Brandon Trueblood, owner of There It Grows, an organic garden store in Normal, Ill., holds up a lettuce plant from an Emily’s Garden hydroponic system. The roots suspend from a clay pebble medium into oxygenated water for nutrient uptake.
Brandon Trueblood, owner of There It Grows, an organic garden store in Normal, Ill., holds up a lettuce plant from an Emily’s Garden hydroponic system. The roots suspend from a clay pebble medium into oxygenated water for nutrient uptake.
NORMAL, Ill. — Growing vegetables in a soil-less environment dates back to the 18th century, was used to feed troops in World War II, was studied by NASA for extended space travel and now is seen in kitchens, patios and rooftops.

Hydroponics, a method of growing plants using mineral nutrient solutions in water without soil, is quickly growing in popularity in urban and rural areas as a way to expand fresh vegetable availability year-round.

“It’s an aspect of emerging technology that’s growing,” said Brandon Trueblood, owner of There It Grows, an organic garden store in Normal.

“A lot of my customers love the science behind understanding the plant and how it grows. When it comes to hydroponics, your pH level and your parts per million level of your water nutrient solution are very important.”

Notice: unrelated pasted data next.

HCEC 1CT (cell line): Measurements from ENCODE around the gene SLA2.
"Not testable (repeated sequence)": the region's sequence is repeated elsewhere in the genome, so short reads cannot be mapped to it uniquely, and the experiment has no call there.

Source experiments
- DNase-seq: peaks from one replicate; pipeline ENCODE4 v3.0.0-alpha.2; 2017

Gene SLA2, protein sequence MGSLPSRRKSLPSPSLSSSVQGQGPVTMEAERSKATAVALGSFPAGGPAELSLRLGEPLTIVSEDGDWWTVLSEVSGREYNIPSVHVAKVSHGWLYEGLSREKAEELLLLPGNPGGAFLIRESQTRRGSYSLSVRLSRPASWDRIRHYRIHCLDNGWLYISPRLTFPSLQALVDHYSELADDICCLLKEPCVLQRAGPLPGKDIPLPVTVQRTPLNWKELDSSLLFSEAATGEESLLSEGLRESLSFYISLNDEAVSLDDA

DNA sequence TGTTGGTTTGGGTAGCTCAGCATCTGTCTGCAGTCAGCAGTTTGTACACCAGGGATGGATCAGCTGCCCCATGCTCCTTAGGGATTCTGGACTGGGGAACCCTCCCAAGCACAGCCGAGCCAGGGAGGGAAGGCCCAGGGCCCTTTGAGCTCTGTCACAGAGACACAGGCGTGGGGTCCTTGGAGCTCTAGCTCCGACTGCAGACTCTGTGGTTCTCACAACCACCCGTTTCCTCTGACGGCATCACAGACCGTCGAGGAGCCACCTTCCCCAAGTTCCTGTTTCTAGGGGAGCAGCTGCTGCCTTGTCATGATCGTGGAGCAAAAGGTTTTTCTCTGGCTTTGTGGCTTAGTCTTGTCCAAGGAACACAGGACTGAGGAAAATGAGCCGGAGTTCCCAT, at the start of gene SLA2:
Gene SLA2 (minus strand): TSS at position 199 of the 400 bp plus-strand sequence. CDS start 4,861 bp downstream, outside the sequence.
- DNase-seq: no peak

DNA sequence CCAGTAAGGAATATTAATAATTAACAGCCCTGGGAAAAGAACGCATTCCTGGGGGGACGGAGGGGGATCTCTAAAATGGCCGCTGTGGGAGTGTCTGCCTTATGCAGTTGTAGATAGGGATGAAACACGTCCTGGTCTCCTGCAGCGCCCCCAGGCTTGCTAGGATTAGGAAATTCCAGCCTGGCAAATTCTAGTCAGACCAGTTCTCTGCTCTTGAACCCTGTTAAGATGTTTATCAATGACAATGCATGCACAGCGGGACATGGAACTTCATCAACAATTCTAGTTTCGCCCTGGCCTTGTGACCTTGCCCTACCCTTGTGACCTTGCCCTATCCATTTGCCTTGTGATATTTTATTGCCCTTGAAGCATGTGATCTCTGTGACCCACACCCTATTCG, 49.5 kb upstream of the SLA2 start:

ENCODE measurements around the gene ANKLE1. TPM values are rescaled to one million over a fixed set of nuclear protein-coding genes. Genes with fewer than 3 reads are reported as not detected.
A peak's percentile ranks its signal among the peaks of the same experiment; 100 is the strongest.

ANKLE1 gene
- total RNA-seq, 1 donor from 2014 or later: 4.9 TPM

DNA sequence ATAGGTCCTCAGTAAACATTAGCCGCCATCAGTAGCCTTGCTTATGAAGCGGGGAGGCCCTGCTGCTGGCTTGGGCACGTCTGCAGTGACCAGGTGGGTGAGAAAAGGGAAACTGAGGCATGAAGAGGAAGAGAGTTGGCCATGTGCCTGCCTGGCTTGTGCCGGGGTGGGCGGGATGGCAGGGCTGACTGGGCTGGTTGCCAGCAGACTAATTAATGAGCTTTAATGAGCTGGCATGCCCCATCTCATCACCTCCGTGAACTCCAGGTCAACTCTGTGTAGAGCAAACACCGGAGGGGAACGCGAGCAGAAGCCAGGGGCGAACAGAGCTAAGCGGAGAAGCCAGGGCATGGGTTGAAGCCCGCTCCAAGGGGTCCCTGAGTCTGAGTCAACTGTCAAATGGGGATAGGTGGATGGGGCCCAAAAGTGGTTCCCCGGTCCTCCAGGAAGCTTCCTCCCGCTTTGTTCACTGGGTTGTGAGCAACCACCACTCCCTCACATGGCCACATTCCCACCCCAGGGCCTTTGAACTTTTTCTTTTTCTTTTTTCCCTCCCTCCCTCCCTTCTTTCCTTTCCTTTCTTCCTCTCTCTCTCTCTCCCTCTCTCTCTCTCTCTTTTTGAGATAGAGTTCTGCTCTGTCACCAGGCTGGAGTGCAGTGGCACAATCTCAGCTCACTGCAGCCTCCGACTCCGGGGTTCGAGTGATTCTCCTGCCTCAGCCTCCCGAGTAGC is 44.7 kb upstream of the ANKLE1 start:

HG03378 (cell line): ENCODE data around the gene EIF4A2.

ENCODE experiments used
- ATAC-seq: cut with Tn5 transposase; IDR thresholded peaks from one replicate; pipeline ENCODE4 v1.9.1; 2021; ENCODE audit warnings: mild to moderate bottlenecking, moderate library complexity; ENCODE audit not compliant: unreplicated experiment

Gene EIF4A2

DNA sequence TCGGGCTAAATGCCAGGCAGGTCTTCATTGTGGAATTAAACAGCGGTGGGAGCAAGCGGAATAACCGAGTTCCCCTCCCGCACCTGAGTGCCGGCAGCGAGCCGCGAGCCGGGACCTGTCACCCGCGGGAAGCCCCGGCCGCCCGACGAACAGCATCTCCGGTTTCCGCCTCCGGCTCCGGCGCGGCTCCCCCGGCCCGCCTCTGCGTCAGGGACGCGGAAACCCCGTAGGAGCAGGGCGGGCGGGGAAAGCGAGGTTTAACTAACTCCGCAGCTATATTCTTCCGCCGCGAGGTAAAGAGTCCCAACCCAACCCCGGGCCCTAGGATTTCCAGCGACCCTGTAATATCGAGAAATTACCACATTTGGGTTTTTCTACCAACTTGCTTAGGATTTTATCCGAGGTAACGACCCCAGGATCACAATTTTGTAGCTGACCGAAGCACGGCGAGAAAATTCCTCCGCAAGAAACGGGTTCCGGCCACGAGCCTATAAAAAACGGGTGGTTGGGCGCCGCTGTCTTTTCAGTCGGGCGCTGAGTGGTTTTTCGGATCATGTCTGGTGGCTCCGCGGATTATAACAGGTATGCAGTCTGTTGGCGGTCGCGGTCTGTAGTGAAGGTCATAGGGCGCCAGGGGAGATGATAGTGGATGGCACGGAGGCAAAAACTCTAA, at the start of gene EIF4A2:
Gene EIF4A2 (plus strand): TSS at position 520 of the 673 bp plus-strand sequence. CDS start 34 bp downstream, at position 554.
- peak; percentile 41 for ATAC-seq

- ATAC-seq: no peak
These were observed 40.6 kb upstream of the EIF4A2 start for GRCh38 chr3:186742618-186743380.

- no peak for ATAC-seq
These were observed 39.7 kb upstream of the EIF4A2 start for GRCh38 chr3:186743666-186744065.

Beyond the fun of science, hydroponics also offers a chance to grow a lot of food in a limited amount of space and not have to worry about soil

“The science of being able to control what you need when it comes to your water and nutrients and then going through a number of cycles to figure out what makes them grow the best and the most robust are also why this is popular,” Trueblood said.

“When it comes to soil, I think the whole soil food web is another important aspect that people are starting to learn about, such as the beneficial microorganisms, the bacteria in the soil that create a symbiotic relationship with the root zone and help the plants process nutrients.

“As much as I’m really promoting the hydroponics, I’m still very fond of growing in soil, too, especially during the summer with the outdoor garden.”

Many Systems

Various forms of hydroponic growing environments are available.

Aquaponics uses fish, as well as plants in a closed system. The fish waste is filtered down and re-circulated through a growing bed where the vegetables are grown.

“It’s an enclosed loop system that you don’t have to add nutrients to. You just add water and the fish and seeds, and it works in a symbiotic relationship,” Trueblood said.

Emily’s Garden is among the hydroponic, deep-water culture options that include a reservoir with nutrient solutions in water and an air pump with air stones for oxygenating the water.

“When the roots are suspended and grown in the clay pebble medium, they get down to the reservoir, and the oxygenated water allows them to thrive. If the water wasn’t oxygenated, then eventually there’s not enough air and they would die,” Trueblood said.